Deals wrap: Irish banks soon to march to new drummer

November 24, 2010

ECONOMY-GLOBAL/Ireland’s top three banks will soon be answering to a new boss: the Irish government. Ireland is set to take a majority stake in top lender Bank of Ireland as part of a massive international bailout that could leave the state with effective control of the country’s top three banks.

The state’s ownership of Bank of Ireland could rise to near 80 percent from 36 percent now under the EU/IMF-funded bailout, put at up to 85 billion euros ($114 billion), and Allied Irish Bank could join Anglo Irish Bank in being fully nationalized. Both Bank of Ireland and Allied Irish Bank have lost about 40 percent of their value this week as shares plunged on capitalization fears.

But perhaps private investors should not be so quick to flee Ireland – at least that’s the message Wall Street Journal sends to brave investors in a piece that lays out five ways to bet on Ireland now. The list implies there could be money to be made amidst all the chaos, drawing parallels between the current Irish predicament and the similar one the “tiger” economies of Asia faced in 1998.

Meanwhile, South Korea, once counted among the so-called “tigers”, saw its biggest banking acquisition deal ever on Wednesday. Hana Financial Group, a Korean-based financial holding company, said it will buy a 51 percent stake in Korea Exchange Bank for up to $4.1 billion cash, seeking to shut the door on rival bidder ANZ.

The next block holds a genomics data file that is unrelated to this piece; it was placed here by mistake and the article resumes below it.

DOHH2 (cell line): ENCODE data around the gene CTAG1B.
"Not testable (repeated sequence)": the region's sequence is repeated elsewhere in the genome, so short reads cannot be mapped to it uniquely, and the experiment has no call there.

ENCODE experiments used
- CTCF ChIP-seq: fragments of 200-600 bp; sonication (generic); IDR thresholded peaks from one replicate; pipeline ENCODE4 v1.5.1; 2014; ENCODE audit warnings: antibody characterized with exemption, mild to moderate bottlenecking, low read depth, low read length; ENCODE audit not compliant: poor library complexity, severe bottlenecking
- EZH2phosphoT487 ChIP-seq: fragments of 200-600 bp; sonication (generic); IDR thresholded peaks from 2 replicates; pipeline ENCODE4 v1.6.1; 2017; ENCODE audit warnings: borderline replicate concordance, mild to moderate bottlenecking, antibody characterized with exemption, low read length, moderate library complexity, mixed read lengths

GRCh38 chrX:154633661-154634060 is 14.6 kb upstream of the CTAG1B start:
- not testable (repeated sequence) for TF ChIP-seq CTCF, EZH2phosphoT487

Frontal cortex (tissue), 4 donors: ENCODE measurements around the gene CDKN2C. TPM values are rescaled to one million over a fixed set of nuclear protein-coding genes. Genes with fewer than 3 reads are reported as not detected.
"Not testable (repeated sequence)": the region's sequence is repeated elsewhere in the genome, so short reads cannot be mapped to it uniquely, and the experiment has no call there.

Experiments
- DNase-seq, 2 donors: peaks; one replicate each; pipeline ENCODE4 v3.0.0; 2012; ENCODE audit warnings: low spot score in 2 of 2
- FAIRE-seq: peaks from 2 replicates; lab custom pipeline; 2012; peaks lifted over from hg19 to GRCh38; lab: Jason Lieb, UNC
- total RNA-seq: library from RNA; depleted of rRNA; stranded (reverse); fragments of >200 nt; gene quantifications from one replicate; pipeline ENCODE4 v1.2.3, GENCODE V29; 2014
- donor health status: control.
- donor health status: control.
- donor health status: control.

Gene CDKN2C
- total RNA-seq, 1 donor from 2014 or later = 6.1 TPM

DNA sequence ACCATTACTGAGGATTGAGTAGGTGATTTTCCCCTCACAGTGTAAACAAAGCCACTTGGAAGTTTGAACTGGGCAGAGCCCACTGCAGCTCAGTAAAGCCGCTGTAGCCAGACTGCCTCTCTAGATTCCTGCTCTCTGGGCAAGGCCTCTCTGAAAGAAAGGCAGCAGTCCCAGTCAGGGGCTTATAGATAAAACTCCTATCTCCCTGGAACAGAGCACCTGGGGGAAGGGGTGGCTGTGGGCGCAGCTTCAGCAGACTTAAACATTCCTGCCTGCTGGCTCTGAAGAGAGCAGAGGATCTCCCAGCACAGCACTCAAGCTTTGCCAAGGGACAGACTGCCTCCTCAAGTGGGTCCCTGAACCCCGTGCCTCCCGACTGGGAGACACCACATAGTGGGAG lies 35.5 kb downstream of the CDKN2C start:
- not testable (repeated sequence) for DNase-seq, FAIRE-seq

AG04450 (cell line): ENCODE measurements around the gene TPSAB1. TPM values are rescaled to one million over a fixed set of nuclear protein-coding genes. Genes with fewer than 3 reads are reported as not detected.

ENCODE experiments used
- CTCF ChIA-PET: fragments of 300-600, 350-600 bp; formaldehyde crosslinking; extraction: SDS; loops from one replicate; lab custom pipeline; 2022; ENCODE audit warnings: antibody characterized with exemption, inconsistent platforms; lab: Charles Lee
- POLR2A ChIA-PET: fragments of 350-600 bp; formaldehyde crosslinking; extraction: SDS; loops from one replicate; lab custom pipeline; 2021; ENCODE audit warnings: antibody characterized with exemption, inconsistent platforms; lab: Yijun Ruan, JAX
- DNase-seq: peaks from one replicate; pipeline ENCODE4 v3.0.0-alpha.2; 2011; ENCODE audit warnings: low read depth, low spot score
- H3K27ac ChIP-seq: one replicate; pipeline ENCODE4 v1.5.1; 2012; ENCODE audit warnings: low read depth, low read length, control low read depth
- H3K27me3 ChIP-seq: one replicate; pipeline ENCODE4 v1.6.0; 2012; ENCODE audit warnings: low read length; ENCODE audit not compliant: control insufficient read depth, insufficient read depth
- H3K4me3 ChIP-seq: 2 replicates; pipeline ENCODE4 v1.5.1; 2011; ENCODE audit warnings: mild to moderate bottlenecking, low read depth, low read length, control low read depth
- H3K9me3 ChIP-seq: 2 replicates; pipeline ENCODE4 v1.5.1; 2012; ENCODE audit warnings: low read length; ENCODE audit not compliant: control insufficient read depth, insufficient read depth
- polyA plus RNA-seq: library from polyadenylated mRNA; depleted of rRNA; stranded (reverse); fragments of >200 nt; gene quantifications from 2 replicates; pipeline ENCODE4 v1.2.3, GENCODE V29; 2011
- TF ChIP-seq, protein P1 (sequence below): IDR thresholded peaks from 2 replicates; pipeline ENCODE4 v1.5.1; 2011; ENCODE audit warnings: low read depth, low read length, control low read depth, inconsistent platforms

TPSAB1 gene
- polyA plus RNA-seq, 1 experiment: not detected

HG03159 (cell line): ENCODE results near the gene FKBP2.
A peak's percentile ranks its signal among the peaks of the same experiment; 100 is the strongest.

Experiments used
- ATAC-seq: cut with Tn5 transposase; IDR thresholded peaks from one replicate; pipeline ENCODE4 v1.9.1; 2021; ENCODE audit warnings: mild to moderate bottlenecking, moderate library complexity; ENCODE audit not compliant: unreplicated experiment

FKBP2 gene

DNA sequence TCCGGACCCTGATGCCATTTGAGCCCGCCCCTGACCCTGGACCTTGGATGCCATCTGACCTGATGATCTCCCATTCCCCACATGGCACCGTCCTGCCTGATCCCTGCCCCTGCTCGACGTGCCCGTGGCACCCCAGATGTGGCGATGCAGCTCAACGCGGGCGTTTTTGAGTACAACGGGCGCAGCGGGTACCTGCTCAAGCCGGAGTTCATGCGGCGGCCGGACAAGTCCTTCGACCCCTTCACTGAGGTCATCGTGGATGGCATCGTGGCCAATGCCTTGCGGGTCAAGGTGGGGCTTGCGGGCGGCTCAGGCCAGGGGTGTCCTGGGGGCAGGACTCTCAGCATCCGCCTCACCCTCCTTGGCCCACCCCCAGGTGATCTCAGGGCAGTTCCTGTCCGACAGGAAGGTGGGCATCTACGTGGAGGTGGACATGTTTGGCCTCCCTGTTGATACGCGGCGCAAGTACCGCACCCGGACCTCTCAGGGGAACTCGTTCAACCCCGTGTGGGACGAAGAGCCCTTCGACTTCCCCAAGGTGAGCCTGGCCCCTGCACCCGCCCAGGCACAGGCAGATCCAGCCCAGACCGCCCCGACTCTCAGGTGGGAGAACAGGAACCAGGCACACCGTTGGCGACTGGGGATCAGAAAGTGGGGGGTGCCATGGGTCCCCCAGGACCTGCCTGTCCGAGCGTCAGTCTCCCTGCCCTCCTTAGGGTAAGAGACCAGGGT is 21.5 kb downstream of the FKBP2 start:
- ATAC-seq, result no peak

Elsewhere in Asia, China’s Xinmao Group moved to dispel doubts over its $1.3 billion offer for Dutch cable maker Draka, saying it had backing from a Chinese bank for its proposed takeover. A recent Economist article points out that Chinese buyers have made up a tenth of cross-border deals by value this year.

While the Chinese are looking beyond their own borders, the United States seems to be increasingly turning its view inward as a massive three-year investigation of insider trading on Wall Street continues to expand. Federal agents arrested network executive Don Ching Trang Chu on Wednesday as part of the ever-widening probe. The New York Times has published a copy of the government’s complaint against Chu.

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